Hey, Kevin! Thank you for the response. Arguably, you may be ignoring the final clause of Section 505:
[A]n alien who is not lawfully present in the United States shall not be eligible on the basis of residence within a State . . . for any postsecondary education benefit unless a citizen or national of the United States is eligible for such a benefit (in no less an amount, duration, and scope) without regard to whether the citizen or national is such a resident.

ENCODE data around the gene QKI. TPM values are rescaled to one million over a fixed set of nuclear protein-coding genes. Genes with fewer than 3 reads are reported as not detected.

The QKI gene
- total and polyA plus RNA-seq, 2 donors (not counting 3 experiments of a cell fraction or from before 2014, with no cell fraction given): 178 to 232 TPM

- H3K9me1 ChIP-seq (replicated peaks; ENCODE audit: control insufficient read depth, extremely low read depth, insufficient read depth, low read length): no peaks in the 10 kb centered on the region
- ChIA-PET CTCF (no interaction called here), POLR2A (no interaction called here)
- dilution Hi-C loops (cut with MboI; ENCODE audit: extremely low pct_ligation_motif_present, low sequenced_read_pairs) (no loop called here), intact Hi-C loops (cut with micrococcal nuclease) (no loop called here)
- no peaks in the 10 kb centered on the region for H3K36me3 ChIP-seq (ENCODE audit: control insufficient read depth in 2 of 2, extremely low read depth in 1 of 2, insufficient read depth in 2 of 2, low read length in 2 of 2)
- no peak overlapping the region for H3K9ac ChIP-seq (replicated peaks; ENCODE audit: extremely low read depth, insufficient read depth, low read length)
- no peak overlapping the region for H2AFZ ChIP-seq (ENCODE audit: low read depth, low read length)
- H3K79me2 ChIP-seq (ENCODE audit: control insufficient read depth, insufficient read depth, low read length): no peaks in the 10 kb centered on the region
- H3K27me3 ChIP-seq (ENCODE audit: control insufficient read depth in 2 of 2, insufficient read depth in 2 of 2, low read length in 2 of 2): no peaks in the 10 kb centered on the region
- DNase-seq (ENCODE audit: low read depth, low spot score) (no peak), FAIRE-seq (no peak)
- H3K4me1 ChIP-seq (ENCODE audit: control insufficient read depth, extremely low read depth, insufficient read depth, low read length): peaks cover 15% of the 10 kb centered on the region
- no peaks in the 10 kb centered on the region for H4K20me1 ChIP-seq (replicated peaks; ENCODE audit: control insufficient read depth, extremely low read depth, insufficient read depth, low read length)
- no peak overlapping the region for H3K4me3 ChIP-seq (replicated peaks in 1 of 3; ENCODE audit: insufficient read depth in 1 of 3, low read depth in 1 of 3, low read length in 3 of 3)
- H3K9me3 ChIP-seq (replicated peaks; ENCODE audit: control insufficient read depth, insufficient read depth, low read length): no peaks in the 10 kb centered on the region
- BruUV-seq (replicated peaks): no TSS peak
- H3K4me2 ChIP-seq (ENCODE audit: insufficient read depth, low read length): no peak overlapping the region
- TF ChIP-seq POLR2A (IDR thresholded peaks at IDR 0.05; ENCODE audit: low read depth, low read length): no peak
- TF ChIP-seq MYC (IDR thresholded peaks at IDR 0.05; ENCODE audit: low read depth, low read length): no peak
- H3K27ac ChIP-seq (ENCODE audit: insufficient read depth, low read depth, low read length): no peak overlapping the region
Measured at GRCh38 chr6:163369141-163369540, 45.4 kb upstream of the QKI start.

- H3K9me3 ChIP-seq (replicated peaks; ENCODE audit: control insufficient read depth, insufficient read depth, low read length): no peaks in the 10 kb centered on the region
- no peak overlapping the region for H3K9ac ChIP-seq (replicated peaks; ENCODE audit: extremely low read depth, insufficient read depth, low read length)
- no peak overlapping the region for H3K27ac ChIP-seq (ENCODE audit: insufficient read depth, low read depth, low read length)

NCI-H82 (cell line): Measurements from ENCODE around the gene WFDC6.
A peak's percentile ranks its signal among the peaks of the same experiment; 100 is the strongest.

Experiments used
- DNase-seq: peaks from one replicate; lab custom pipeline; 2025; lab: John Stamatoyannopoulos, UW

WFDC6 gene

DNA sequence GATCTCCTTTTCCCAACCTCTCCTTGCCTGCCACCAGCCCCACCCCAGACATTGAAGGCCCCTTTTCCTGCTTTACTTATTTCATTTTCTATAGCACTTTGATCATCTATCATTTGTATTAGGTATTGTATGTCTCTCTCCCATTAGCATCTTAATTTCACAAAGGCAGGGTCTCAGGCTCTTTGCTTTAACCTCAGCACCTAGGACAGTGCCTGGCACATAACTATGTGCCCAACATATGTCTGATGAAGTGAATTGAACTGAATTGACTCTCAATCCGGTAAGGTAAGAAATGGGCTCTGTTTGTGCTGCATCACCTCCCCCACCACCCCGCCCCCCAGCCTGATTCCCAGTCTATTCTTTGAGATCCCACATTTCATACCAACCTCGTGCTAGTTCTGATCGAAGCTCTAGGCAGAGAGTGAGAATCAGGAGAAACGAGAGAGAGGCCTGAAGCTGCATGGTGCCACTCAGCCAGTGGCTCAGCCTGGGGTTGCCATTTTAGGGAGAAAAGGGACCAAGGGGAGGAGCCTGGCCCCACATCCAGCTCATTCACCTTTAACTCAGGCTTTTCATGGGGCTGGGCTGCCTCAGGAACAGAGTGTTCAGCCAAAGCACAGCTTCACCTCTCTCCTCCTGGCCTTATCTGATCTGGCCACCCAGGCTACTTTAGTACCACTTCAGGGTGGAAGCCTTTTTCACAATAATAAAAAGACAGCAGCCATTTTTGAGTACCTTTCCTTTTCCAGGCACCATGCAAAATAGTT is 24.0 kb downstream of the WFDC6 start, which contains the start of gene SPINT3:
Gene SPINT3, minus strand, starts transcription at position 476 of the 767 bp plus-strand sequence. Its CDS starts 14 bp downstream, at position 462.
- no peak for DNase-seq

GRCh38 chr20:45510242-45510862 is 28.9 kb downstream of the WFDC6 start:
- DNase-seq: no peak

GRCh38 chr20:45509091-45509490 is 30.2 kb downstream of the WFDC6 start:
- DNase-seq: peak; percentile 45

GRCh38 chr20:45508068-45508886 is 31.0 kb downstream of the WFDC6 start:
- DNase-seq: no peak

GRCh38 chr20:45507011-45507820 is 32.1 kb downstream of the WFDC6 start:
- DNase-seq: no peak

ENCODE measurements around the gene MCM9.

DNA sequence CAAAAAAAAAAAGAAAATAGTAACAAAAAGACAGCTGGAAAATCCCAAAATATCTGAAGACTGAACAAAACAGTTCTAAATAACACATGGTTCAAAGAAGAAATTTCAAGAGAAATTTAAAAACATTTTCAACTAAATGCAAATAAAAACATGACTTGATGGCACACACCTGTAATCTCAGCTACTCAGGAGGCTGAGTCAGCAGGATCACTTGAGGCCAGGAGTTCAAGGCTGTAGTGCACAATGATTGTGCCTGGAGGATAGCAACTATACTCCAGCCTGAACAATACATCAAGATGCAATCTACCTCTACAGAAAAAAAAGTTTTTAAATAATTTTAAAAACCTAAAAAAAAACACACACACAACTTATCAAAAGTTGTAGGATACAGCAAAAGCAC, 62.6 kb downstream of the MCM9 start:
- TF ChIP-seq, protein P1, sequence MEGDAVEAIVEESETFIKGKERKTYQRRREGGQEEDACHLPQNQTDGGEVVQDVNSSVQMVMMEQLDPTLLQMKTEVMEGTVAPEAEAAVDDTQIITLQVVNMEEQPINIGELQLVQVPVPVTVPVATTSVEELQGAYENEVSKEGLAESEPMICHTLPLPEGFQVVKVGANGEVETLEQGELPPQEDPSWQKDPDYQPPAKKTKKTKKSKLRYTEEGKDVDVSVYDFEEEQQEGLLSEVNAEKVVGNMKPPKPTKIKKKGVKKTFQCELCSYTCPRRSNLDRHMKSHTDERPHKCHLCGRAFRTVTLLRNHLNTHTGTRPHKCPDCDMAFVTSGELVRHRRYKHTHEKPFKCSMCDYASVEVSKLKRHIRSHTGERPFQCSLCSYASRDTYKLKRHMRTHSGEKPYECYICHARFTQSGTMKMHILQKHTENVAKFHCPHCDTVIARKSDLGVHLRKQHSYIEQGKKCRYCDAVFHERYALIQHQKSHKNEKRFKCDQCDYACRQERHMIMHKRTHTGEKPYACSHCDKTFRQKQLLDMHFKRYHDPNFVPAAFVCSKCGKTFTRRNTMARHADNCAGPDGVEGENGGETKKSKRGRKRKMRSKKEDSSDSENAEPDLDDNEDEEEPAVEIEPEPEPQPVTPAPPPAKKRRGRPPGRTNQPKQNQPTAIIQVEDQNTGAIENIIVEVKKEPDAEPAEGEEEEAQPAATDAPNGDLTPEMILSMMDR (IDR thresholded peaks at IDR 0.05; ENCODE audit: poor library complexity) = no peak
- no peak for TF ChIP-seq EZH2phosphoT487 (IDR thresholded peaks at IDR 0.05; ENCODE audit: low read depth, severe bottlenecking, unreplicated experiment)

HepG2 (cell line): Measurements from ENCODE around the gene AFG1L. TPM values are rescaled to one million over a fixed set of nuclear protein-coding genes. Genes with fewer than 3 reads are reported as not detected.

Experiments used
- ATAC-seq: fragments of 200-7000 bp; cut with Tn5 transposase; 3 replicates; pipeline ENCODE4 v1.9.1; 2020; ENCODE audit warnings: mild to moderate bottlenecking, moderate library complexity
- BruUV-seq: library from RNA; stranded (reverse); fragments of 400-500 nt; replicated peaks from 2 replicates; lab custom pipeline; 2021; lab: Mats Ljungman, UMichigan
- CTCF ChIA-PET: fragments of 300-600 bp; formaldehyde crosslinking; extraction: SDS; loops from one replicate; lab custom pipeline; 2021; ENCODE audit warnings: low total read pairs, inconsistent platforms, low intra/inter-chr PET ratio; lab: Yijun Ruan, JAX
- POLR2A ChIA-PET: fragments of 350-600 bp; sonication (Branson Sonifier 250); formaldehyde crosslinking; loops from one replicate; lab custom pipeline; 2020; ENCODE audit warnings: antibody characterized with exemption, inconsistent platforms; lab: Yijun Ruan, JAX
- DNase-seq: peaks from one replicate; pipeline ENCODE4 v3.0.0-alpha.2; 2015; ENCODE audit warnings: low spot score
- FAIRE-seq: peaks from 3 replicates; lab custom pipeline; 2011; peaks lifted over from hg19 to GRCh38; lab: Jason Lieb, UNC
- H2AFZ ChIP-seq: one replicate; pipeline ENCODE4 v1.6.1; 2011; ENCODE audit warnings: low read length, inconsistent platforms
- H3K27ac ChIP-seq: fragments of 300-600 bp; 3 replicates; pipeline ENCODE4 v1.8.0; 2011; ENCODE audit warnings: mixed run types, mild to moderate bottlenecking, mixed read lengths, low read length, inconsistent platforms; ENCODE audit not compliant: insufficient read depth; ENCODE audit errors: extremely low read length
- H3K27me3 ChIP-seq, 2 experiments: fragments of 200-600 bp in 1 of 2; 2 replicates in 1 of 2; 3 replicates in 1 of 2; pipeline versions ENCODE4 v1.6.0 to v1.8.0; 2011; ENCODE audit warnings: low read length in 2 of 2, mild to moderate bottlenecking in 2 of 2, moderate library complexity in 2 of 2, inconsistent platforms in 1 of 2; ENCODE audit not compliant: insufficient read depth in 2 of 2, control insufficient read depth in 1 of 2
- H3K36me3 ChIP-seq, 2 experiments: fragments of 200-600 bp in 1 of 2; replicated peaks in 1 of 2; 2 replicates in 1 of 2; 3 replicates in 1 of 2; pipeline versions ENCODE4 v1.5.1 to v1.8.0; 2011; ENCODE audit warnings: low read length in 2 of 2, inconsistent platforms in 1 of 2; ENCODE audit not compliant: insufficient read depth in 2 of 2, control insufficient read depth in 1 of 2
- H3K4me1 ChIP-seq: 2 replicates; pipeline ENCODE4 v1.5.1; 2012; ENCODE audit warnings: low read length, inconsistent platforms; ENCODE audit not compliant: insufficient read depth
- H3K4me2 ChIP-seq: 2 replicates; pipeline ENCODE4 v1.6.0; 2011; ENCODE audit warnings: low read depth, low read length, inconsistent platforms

True, a Texas resident is eligible for in-state tuition, but an Arkansas resident is not eligible unless he establishes residency. Only if an Arkansas resident could qualify for in-state tuition without regard to whether he was a resident might Texas plausibly under Section 505 offer in-state tuition to illegals. In 2005, a federal district court found that plaintiffs did have standing to sue with regard to their claim that a Kansas statute granting in-state tuition violated Section 505, but because there was no private right of action under the statute, their suit could not proceed (Day v. Sebelius, 376 F. Supp. 2d. 1022 (D. Kan. 2005)). I am frankly not up on subsequent court cases.